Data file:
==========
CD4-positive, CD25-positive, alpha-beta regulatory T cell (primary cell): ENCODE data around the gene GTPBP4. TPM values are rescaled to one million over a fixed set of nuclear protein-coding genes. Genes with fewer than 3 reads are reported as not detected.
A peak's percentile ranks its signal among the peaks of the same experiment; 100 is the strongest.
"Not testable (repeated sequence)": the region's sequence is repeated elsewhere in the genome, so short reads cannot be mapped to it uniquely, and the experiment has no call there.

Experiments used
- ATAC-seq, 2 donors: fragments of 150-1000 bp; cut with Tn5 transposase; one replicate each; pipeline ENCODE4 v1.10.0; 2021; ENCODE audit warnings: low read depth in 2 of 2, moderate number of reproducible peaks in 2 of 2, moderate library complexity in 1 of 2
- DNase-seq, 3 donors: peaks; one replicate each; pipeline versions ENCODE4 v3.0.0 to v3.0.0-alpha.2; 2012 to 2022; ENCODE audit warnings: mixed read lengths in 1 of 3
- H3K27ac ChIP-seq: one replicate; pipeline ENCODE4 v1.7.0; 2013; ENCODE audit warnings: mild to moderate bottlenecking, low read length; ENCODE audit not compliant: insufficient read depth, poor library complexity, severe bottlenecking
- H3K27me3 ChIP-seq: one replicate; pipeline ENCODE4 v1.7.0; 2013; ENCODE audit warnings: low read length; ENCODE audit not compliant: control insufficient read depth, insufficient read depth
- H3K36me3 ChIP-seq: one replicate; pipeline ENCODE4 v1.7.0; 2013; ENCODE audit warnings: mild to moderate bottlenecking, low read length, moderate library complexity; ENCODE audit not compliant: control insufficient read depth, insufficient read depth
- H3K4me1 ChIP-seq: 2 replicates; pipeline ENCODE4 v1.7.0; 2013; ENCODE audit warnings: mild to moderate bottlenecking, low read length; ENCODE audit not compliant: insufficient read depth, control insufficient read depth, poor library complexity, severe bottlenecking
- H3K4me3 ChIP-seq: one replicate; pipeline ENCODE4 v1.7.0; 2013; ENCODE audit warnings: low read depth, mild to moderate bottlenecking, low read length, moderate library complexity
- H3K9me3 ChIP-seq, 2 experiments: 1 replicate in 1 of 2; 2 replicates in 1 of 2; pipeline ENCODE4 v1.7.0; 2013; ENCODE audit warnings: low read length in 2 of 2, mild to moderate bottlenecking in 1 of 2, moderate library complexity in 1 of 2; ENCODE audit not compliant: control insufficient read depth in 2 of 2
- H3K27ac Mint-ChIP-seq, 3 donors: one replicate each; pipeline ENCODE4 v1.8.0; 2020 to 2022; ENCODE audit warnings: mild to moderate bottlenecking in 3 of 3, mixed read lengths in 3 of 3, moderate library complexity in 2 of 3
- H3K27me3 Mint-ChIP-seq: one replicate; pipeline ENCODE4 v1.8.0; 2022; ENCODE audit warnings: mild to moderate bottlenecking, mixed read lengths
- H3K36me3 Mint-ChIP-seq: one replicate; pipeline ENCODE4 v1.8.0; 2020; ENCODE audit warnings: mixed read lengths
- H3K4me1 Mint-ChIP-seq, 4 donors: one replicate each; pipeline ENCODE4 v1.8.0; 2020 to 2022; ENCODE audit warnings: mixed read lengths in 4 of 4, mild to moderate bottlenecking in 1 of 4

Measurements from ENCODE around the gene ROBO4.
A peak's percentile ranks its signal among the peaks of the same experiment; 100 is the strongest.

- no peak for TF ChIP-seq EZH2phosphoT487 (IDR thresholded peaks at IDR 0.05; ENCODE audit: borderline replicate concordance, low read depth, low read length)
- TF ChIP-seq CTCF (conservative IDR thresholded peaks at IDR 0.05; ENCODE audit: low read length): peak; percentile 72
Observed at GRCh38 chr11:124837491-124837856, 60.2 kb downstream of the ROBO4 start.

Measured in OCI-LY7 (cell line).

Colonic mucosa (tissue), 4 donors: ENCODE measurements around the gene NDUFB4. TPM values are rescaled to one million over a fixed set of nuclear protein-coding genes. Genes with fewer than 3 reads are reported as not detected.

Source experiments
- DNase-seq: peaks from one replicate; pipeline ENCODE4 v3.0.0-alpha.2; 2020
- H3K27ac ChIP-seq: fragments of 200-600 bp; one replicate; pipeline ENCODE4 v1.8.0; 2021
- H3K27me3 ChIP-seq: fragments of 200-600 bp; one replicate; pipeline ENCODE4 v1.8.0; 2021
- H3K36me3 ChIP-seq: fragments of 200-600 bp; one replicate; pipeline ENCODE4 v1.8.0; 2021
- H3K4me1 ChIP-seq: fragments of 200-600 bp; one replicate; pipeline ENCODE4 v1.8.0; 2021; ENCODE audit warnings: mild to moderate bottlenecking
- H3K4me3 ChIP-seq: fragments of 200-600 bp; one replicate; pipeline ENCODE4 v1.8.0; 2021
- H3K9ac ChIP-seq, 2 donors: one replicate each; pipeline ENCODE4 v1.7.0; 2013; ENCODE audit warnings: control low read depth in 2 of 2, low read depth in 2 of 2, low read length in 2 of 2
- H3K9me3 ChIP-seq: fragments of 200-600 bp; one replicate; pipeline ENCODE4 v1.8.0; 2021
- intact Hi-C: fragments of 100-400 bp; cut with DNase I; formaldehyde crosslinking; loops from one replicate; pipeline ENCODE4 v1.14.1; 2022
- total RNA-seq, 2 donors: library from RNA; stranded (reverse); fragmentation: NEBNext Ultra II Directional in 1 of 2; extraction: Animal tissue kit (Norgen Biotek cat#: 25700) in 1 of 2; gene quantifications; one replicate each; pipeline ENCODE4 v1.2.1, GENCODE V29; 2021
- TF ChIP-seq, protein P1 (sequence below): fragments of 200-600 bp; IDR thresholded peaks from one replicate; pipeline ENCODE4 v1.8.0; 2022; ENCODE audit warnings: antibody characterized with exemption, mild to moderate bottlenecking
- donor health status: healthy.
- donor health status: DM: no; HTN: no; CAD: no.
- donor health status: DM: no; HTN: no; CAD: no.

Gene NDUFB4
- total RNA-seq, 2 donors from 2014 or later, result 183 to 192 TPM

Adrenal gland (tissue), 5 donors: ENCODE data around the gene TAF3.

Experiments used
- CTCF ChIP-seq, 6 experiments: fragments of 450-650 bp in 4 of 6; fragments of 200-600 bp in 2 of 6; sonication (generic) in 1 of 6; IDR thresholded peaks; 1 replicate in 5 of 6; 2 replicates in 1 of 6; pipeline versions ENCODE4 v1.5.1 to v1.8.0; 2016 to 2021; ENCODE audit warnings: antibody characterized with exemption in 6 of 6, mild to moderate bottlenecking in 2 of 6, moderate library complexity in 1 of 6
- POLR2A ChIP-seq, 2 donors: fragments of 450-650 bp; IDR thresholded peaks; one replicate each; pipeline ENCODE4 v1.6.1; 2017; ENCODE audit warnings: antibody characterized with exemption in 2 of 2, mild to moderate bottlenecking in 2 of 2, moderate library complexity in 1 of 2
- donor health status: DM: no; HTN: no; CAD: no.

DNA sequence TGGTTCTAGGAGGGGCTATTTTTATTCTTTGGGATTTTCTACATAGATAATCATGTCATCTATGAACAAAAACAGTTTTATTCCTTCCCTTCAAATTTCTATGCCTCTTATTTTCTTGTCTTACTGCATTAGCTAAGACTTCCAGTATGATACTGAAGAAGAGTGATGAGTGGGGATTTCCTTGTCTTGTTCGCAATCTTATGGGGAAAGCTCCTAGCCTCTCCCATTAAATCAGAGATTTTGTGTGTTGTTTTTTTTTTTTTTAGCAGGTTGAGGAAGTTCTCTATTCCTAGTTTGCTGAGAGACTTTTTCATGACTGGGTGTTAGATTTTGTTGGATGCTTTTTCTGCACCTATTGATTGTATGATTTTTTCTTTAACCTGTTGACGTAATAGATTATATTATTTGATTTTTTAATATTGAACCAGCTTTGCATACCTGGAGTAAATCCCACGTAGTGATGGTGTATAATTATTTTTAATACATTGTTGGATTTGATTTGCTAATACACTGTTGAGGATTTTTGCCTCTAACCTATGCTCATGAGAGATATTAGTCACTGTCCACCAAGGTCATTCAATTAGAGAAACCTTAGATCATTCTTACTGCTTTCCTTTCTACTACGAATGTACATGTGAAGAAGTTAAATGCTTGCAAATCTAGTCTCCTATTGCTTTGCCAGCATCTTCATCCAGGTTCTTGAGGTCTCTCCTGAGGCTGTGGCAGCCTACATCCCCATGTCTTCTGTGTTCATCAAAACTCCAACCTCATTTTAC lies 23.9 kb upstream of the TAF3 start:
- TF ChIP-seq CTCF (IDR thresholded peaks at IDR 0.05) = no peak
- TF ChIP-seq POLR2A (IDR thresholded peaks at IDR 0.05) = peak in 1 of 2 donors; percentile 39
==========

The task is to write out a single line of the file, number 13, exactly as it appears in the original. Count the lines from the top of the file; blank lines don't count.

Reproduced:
- H3K27ac Mint-ChIP-seq, 3 donors: one replicate each; pipeline ENCODE4 v1.8.0; 2020 to 2022; ENCODE audit warnings: mild to moderate bottlenecking in 3 of 3, mixed read lengths in 3 of 3, moderate library complexity in 2 of 3